BRANDO NNADI WAS researching where to move from Nashville two years ago when he visited the capoeira community in Seattle. “I decided to go ahead and take a leap and come out here,” he says. “I didn’t even know anybody, but after spending some time with people, I felt I already had a community here.” Now, he coaches kids in this dancelike combination of game and martial art that originated in Brazil hundreds of years ago.

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I met Nnadi and other capoeiristas when I joined the Seattle Capoeira Center for a roda, a traditional event named (in Portuguese) for the circle in which it takes place. The Capoeira Center is one of a few capoeira organizations in Seattle and many around the world.

Those who know only a bit about it, like me, think of capoeira as a sinuous series of movements, like handstands or graceful sweeps of the arms and legs. But it’s about much more than the moves.

Musicians in the roda sing and play Brazilian instruments — keeping the beat on the single string of a berimbau or a pandeiro drum. Their rhythms set the tone and cadence for the movement.

People take turns entering the circle to play opponents, often communicating via gestures or eye movements so that, to an observer, the transitions appear seamless and intuitive.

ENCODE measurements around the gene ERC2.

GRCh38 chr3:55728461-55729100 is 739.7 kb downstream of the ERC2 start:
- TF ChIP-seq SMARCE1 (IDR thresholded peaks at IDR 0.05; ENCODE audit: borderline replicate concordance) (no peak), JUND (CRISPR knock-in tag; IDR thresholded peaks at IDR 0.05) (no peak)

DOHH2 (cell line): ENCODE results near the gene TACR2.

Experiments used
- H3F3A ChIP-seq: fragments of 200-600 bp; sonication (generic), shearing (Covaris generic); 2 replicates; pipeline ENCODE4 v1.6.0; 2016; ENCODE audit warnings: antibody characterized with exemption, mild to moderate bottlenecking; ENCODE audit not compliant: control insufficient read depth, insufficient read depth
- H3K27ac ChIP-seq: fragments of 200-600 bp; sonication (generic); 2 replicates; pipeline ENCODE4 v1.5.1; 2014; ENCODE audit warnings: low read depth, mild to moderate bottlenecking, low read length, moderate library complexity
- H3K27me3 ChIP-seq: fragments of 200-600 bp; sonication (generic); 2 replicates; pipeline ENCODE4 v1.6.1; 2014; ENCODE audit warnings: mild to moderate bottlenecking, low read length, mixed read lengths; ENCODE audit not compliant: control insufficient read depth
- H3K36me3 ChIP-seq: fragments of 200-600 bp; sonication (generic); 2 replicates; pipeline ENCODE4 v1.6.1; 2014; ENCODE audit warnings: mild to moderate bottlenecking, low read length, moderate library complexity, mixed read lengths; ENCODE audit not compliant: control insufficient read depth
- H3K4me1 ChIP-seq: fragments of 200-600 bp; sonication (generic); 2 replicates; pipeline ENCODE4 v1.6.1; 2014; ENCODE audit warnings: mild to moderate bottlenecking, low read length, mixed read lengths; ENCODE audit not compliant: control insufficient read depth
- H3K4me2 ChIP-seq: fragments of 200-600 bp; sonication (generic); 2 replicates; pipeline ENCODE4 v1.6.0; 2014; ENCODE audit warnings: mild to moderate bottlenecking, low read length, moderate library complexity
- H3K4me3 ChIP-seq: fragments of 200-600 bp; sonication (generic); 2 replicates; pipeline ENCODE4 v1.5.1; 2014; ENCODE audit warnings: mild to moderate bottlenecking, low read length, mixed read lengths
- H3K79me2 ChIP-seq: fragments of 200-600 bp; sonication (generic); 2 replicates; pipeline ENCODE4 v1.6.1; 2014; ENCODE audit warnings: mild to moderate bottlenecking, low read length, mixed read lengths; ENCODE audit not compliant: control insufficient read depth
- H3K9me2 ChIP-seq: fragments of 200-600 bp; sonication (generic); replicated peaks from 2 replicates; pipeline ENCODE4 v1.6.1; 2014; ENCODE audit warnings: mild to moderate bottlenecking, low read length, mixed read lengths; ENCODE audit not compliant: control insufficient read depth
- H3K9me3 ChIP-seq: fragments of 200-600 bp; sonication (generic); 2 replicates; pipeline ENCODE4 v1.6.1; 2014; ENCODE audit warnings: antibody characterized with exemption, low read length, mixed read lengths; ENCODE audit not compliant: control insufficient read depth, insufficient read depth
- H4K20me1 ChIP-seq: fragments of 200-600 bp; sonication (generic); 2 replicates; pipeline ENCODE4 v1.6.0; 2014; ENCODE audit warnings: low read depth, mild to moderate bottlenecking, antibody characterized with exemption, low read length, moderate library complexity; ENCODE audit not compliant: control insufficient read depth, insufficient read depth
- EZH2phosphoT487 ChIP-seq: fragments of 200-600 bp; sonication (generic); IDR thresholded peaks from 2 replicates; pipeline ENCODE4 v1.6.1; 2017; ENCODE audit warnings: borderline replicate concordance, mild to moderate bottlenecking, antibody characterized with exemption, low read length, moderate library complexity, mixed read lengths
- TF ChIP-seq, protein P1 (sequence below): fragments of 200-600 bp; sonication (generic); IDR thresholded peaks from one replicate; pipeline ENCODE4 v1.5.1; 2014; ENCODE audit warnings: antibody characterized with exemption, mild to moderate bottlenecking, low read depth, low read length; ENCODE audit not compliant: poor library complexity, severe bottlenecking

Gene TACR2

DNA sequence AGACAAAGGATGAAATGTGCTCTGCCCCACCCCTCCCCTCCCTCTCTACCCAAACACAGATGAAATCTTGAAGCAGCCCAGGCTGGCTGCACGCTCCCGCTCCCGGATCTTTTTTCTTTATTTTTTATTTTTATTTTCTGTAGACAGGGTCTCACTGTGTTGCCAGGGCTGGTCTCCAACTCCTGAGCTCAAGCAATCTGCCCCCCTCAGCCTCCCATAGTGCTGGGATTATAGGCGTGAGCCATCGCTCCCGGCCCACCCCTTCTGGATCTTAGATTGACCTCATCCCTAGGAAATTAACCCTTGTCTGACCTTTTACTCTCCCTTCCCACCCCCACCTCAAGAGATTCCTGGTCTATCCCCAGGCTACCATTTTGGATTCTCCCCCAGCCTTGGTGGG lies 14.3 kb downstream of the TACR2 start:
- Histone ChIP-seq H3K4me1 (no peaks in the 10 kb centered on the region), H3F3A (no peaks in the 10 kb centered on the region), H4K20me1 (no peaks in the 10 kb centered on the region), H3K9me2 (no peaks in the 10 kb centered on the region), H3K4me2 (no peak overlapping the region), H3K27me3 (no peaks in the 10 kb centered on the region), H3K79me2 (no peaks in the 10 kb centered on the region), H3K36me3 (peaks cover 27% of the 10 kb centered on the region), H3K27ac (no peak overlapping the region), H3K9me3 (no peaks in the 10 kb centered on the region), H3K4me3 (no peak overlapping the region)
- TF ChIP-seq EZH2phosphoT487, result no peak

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“There is an unspoken agreement about how to have a challenging and beautiful game together,” Mikhaila Gonzales explains.

The hypnotic mix of music, voice and movement absorbs even a casual observer; to those inside the circle, it’s both energizing and calming. “For the most part, I just try to keep an open mind and let my body flow,” Omari Jarmon tells me. “It can put you in a trance, a little bit.”

The songs are in Portuguese and often refer to capoeira’s history. Participants emphasize the importance of honoring its roots: Enslaved people in Brazil developed it to practice martial arts disguised as dance. In other words, it was a form of resistance. It can be that today, too — a way to “resist barriers in a way that’s healing,” says Emily Chao.

Classes teach movement sequences; students combine them in practice. “We do all that with the Brazilian culture, the African culture, incorporated,” says Seattle Capoeira Center’s mestre (meaning “master” or “teacher”), Syed Taqi.

Taqi had a rough childhood and was headed for gang membership. Capoeira gave him the camaraderie he was seeking, but without the violence. “It exposed me to a whole new world,” Taqi says. “It exposed me to everything people are capable of doing.”

The practice teaches how to diffuse conflict through what he calls “physical problem-solving.” And its roots and philosophy make it welcoming for marginalized people. “Capoeira can still be used to uplift oppressed people because it’s an inclusive community and an inclusive art,” he says. Now, he reaches out to young people who might need the same thing he did.

Perhaps because it involves so many elements, capoeira teaches lessons that apply outside the roda. “There’s always something new to learn. It could be about music, Portuguese, history or challenging how my body moves,” Gonzales says. Or she might learn something about herself. “Capoeira is a mirror, and the things that I’m working on in capoeira are often the same as what I’m working on in my life.”